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DP Ruto: I would have appointed the six remaining judges

POLITICS
By Too Jared | June 24th 2021

Deputy President William Ruto and KTN's Sofia Wanuna. [Standard]

Deputy President William Ruto would have appointed six judges rejected from the list recommended by the Judicial Service Commission (JSC) had he been the Head of State. 

In an exclusive interview with KTN News on Thursday night, Ruto said he agrees with former Chief Justices David Maraga and Willy Mutunga that a president is constitutionally bound to appoint all judges nominated by the JSC.

He was reading from a different script to that of his party leader President Uhuru Kenyatta who on June 3, 2021, appointed 34 of the 40 candidates nominated by JSC.

President Uhuru rejected the nominations of High Court Justices Joel Ngugi, George Odunga, Aggrey Muchelule, and Weldon Korir to the Appellate court, as well as chief magistrate Evans Makori and High Court registrar Judith Omange, citing integrity and suitability issues.

But Ruto said the six should not be condemned unheard.

“The people who are better-versed matters law and constitution – the former Chief Justices Willy Mutunga and David Maraga – have said clearly that the right thing that should have happened was for all judges to be appointed and subsequently, if there are integrity issues on any judge, then the normal process that involves a tribunal, and those judges being subjected to due process, should have been followed,” said Ruto.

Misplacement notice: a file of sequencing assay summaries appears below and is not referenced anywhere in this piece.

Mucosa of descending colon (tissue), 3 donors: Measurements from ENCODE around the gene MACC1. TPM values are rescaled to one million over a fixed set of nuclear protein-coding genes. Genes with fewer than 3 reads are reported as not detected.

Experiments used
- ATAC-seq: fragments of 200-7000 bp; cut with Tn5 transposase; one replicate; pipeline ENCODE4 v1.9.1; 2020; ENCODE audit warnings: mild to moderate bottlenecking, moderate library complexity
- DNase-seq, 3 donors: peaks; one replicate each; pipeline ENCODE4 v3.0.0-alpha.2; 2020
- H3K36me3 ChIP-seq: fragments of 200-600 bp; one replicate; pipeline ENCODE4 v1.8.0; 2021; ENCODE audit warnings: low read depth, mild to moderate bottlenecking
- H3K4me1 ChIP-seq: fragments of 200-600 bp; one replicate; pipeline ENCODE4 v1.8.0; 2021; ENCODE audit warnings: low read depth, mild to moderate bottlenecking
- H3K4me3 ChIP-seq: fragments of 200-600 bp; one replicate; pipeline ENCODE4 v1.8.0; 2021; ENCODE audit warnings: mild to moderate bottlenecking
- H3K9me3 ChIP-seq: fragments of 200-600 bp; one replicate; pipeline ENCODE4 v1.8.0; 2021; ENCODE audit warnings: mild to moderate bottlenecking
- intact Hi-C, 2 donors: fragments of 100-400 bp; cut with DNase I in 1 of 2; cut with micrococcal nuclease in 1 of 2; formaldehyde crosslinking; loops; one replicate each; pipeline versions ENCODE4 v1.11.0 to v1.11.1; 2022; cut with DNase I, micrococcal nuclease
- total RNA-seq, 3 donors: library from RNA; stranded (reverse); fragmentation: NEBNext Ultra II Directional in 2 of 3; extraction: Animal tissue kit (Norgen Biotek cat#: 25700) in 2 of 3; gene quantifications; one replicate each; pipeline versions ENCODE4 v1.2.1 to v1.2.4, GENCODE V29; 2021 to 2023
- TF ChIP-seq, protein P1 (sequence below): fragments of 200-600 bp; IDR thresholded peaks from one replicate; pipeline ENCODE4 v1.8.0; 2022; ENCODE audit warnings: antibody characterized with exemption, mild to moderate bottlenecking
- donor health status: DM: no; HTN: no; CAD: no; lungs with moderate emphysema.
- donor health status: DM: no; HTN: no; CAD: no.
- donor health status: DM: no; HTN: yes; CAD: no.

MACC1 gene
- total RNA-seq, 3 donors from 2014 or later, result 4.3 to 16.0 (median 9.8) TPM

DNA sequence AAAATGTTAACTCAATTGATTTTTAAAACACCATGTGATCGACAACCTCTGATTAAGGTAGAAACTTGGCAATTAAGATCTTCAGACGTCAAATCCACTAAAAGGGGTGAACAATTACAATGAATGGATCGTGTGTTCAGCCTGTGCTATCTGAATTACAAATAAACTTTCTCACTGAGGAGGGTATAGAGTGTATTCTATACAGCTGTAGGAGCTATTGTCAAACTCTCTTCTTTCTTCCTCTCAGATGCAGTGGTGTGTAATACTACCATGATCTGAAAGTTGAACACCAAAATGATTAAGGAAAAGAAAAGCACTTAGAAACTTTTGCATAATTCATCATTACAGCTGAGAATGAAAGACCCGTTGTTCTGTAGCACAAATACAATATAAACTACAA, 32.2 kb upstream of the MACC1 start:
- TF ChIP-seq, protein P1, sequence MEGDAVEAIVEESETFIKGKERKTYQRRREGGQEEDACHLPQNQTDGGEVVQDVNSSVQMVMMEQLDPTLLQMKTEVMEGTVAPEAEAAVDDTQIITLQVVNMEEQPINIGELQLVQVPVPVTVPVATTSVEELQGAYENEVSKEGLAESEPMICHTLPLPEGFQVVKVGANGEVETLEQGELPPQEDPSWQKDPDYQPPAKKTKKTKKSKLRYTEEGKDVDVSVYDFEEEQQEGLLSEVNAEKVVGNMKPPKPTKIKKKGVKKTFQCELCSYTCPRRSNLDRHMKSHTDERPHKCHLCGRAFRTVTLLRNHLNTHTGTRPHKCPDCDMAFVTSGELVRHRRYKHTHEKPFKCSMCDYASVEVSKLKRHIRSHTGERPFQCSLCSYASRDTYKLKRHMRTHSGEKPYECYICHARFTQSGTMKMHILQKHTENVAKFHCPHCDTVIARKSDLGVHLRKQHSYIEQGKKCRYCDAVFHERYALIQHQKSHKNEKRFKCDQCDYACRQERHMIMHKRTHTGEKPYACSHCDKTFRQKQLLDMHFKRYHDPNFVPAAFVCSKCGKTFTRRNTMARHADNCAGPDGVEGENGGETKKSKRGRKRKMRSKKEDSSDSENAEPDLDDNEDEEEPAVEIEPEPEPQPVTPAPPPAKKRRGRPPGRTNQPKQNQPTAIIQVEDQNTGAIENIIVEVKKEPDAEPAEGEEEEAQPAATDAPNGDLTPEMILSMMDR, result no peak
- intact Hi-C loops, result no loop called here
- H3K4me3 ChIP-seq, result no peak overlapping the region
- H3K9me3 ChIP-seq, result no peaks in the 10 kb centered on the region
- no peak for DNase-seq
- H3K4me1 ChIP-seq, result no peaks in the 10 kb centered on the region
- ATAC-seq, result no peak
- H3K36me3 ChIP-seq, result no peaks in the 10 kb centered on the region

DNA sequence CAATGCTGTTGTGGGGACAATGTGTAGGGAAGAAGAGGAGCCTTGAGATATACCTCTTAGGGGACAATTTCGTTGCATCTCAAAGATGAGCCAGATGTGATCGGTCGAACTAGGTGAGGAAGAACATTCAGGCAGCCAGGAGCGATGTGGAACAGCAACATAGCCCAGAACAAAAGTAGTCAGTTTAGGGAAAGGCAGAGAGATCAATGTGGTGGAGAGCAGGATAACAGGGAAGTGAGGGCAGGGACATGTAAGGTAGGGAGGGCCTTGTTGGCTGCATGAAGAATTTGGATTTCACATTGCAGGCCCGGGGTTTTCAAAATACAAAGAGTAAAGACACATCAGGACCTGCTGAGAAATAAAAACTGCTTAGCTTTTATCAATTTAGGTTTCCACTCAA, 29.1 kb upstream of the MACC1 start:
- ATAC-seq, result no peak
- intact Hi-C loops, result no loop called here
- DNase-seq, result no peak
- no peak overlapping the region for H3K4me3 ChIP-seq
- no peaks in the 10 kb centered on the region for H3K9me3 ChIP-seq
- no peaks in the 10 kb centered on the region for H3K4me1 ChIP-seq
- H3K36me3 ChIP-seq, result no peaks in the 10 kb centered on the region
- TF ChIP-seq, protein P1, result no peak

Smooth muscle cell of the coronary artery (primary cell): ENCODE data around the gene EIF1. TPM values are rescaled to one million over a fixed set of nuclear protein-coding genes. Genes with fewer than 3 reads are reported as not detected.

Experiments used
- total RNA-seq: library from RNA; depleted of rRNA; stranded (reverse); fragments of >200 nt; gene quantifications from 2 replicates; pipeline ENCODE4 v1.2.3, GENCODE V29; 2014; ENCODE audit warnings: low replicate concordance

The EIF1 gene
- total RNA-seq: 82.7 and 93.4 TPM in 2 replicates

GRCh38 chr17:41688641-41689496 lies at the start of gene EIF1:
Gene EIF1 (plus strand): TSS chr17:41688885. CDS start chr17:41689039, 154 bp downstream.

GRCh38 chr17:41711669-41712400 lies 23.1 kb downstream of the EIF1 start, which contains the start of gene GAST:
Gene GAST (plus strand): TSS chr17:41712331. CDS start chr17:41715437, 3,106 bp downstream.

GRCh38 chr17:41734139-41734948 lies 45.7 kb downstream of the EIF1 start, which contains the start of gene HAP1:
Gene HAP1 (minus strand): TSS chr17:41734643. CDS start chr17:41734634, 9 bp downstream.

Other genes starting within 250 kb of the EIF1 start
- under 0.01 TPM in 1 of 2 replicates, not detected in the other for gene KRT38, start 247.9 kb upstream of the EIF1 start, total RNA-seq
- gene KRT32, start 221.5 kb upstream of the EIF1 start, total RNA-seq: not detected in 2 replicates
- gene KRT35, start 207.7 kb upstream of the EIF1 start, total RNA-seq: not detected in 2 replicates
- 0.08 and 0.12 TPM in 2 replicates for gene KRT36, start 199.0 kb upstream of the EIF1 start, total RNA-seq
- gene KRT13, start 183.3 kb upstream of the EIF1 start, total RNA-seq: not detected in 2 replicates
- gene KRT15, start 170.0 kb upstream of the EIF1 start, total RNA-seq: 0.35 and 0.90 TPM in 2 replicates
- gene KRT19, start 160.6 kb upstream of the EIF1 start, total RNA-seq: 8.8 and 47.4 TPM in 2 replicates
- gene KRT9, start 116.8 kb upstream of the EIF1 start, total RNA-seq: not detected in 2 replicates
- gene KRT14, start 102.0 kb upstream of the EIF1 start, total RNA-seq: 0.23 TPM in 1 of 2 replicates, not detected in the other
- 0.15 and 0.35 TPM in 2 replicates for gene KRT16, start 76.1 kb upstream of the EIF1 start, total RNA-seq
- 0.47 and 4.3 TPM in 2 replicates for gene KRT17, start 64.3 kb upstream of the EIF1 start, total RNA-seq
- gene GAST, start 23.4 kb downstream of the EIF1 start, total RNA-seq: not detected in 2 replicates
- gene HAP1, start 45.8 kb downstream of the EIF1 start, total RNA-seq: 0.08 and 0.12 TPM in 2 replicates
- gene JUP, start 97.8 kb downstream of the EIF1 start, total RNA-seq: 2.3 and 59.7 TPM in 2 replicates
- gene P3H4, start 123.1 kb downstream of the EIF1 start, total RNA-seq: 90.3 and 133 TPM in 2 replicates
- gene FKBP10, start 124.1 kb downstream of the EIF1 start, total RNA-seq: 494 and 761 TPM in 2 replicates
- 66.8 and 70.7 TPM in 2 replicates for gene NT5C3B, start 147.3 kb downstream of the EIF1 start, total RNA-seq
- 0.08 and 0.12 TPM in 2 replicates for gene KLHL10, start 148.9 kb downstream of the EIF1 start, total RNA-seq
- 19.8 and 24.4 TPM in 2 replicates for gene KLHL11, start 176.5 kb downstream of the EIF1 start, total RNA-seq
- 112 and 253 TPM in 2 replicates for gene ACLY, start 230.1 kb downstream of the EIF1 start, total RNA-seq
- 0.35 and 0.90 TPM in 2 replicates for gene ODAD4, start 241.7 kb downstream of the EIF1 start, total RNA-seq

Pulling from a different end while witnessing the swearing-in of the 34 judges on June 4, President Uhuru said he took an oath to uphold "both the letter and the spirit of the law; and it is not open to him to turn a blind eye to reports of state organs".

The Head of State said his decision was based on intelligence reports on the judges he omitted on his list from that recommended by the JSC in 2019.

“Just like the judges, I too took an oath. As long as I serve as President, I will choose right over the convenient, choose the hard over the easy. I am not doing this for myself but for the people of Kenya and for posterity,” said President Kenyatta.

In a twist, the High Court weeks later temporarily stopped any investigation or prosecution of the six after a petitioner, lawyer Benard Okello, argued that the president discriminated against the judges and has no powers to review the appointments.

Justice James Makau in his ruling barred the JSC from convening, recommending in a meeting, and exercising any action against the rejected judges.

According to Maraga, the intelligence service has no role in vetting judges, and that the president erred in his decision.

Speaking about his tenure in the judiciary, Maraga faulted Uhuru, saying he unsuccessfully asked the president's office to furnish him or the JSC with detailed adverse reports against judges with integrity issues.

“I raised that issue when I was the CJ. I wrote to the president seeking answers and was told: ‘in the nature [under which] we conduct our business, we can’t give you those details' … In the eyes of the public, these are corrupt judges because that is the analogy the president has put out there,” said Maraga.

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